July 16, 2021

How to Repair a Chipped Chisel

It all started when I chipped a piece of my chisel. I did not have it professionally fixed, but I did not want the chips to turn into cracks. So I tried to make a temporary repair. It did not work well enough until I used a chisel body filler. It was like a liquid in a can. 

After a week or so, the chips had turned into cracks. I was upset that I had wasted a whole can of the stuff. After wasting that much, I would not waste anymore, and I decided to try repairing by filling the cracks with epoxy. It was not a permanent repair because the tool was made of steel. It made the entire tool look like it was a new one.

Place your chisel in a vice

Inserting your chisel on a vice secures it through clamping so that it does not move. The vice has two teeth that clap the material when using the chisel. Make sure the clamping is tight enough to hold the chisel but not to break it. 

Over-tightening the vice causes a snap or damage to the chisel, although chances are slim. A dull chisel is prone to damage when secured. It requires more force, and it slips away when in use. 

The chisel tip has to be clamped so that you start your repair. The chisel vice gives the chisel a guide when making cuts. 

Heat the chisel blank

Eating up a chisel bank is part of the sharpening and flattening process. Be careful of the amount of heat you apply. Otherwise, it breaks. Bringing the blank to red hot is the way to harden the blank. Put out the heat in oil, not water, and the oil should have a fast quench rate so that the blank does not take time to cool off the charcoal. 

Repeat the process of heating the blank slowly and evenly using a broad flame. You are allowed to put it on a bed of charcoal until the charcoal dies out, and that happens over a night. The bluing point is a sign of overheating.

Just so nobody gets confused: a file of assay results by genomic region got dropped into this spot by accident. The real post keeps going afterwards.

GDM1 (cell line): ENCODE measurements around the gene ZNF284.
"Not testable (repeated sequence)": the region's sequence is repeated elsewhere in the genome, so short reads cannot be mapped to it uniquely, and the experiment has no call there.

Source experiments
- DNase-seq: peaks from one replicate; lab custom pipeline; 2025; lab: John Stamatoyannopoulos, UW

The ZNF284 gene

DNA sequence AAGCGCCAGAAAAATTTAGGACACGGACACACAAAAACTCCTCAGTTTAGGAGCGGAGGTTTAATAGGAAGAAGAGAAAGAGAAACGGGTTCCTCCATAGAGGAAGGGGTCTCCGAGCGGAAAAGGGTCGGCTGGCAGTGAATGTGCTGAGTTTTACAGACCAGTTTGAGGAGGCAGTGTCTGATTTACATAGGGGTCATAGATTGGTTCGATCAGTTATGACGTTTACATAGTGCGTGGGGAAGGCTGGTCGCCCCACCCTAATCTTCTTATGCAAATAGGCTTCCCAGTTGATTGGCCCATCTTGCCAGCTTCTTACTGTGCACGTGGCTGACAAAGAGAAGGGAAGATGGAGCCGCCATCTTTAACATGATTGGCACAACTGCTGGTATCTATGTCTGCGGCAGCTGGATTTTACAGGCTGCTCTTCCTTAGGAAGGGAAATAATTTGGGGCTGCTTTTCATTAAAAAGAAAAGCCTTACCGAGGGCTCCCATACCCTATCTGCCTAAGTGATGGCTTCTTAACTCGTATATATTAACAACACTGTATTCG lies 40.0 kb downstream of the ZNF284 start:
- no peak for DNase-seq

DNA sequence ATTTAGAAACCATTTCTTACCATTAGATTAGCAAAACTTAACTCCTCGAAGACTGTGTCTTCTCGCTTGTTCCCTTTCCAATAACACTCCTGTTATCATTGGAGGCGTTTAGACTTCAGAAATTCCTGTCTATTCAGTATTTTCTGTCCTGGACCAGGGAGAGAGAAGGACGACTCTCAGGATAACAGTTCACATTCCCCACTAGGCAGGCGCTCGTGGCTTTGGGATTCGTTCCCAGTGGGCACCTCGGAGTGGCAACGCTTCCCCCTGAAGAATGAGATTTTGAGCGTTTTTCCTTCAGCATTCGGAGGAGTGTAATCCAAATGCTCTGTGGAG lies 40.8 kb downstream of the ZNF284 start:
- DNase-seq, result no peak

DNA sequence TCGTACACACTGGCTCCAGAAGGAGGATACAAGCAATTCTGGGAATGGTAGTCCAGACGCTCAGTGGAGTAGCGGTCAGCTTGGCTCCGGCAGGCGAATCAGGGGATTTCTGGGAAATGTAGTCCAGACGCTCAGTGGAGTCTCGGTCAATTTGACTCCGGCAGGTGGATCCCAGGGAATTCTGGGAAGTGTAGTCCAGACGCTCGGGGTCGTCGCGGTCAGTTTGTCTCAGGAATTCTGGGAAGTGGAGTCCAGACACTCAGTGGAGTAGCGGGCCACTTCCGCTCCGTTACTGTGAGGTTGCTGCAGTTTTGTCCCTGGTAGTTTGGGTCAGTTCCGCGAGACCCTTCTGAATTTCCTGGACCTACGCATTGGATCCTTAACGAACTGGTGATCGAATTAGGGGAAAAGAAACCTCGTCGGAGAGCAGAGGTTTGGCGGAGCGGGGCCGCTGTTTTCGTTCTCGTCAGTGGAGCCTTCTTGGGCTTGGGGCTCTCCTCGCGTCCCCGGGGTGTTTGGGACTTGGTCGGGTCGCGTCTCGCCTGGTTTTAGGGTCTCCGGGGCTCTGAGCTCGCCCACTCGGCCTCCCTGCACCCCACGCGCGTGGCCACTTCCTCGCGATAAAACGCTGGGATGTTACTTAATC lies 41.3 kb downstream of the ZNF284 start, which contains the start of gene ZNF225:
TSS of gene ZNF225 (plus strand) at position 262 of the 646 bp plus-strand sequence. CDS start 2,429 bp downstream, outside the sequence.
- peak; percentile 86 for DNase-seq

The chisel comes in a soft state from the store. That is why the heating process is necessary. It is the same as low-carbon steel when you get it. Cut it with a hacksaw, grind it using a wheel and shape it with a file. The edges have to be fine by burning through the heat treatment. 

Get the steel to 1400 degrees and heat it till the magnet no longer sticks onto the steel. Make use of forges and furnaces for the heating process. Using a torch for heat treatment is easy since the heat is concentrated. You are allowed to hold the steel on a flame until it shot enough. 

Grind down the chisel tip

Chisels go through grinding, and that gives a beveled edge. There are grinding marks on the tip of the blade as you grind the blade. What shows you that your tip is well-done is the cutting edge that becomes glassy smooth. 

A grinder is a replacement for sandpaper that takes forever to sharpen a chisel when it is blunt. The chisel grinder heats the chisel, but too much heat will destroy it. A power tool like a bench grinder is ideal for the chisel tip. 

As you grind the chisel, remove the blued steel. The grinder comes with two types of wheels. The other one is blue-gray, and the other white, and they both contain aluminum-oxide. The darker wheel is more complex and keeps its shape longer, and it is hotter when the wood file flattens the tip and refines the shape of the chisel tip. Grinding and weakens the steel.